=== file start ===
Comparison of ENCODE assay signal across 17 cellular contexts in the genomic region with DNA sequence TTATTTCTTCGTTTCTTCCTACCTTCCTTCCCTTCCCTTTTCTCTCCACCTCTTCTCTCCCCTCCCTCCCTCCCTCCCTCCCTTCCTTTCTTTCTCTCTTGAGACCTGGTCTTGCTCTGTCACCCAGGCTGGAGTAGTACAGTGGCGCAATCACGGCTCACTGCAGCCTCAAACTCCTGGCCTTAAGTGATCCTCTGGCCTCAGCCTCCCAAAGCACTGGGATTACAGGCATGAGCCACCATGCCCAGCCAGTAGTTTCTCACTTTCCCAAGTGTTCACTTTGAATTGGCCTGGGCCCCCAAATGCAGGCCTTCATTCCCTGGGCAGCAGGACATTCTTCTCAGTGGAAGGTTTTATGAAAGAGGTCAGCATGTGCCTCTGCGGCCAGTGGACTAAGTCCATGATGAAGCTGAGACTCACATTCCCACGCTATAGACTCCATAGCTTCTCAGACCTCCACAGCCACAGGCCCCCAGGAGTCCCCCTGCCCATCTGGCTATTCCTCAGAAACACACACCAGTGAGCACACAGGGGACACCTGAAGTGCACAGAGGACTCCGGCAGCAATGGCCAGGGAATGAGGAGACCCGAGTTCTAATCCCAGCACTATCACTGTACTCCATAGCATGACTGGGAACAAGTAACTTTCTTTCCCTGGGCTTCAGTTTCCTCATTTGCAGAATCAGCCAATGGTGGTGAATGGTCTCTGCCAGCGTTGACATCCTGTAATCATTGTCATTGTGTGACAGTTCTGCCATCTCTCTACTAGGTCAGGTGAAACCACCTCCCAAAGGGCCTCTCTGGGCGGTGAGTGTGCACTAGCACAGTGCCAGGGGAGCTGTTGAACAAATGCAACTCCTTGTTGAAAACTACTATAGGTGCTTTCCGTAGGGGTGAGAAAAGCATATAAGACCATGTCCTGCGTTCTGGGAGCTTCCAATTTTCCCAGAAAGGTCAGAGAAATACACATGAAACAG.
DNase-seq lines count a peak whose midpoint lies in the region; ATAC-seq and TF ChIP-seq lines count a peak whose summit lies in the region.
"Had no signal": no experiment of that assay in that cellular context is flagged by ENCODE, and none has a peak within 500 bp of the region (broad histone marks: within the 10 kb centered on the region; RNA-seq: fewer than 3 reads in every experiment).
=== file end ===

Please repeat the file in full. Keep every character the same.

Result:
Comparison of ENCODE assay signal across 17 cellular contexts in the genomic region with DNA sequence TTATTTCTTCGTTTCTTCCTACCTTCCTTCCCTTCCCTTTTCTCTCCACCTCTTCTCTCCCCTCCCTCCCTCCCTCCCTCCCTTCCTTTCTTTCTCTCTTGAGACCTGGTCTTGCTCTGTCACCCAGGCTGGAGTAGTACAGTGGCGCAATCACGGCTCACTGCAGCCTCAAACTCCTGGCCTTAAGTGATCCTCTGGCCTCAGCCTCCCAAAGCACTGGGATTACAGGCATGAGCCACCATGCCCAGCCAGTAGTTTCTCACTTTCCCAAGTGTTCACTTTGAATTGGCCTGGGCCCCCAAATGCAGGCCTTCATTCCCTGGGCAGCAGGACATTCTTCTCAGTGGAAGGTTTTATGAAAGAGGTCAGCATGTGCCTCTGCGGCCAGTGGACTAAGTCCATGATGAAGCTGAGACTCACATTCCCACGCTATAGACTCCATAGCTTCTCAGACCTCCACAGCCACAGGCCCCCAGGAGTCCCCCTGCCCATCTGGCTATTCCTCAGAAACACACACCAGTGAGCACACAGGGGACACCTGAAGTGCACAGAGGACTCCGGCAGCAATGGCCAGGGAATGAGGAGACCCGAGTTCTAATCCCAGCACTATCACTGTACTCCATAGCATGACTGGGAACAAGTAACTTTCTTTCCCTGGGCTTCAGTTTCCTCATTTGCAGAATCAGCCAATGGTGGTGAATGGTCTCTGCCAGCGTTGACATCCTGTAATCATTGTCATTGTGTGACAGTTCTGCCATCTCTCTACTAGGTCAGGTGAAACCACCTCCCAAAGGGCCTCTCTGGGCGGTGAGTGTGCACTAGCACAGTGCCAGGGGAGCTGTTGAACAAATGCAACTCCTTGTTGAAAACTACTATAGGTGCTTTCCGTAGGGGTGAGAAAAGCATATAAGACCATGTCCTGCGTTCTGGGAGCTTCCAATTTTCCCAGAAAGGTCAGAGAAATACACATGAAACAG.
DNase-seq lines count a peak whose midpoint lies in the region; ATAC-seq and TF ChIP-seq lines count a peak whose summit lies in the region.
"Had no signal": no experiment of that assay in that cellular context is flagged by ENCODE, and none has a peak within 500 bp of the region (broad histone marks: within the 10 kb centered on the region; RNA-seq: fewer than 3 reads in every experiment).